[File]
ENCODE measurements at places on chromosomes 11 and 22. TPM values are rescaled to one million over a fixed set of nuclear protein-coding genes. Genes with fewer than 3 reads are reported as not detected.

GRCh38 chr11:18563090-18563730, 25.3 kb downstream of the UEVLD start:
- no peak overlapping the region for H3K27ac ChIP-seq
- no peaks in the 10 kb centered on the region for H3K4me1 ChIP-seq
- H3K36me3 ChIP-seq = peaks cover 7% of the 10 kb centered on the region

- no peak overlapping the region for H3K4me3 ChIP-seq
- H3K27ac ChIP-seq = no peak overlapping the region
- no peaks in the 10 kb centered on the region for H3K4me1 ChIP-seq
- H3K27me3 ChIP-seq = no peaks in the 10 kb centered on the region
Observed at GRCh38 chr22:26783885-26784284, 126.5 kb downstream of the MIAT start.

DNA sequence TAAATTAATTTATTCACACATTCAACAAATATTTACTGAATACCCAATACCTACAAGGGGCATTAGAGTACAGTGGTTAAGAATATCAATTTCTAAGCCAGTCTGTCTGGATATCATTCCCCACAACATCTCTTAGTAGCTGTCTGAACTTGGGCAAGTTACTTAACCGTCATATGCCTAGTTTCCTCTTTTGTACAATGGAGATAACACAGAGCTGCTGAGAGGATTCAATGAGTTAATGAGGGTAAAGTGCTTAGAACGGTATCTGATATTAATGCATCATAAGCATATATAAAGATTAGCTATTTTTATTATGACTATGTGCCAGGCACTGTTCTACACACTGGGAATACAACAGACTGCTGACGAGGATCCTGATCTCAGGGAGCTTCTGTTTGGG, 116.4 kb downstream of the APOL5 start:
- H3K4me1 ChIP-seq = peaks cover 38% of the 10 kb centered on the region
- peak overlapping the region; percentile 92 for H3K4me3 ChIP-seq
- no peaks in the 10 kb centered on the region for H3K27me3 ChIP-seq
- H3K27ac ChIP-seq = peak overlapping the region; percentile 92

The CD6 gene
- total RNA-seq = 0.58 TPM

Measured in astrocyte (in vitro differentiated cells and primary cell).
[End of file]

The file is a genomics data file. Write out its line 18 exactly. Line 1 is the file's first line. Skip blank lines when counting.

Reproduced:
Measured in astrocyte (in vitro differentiated cells and primary cell).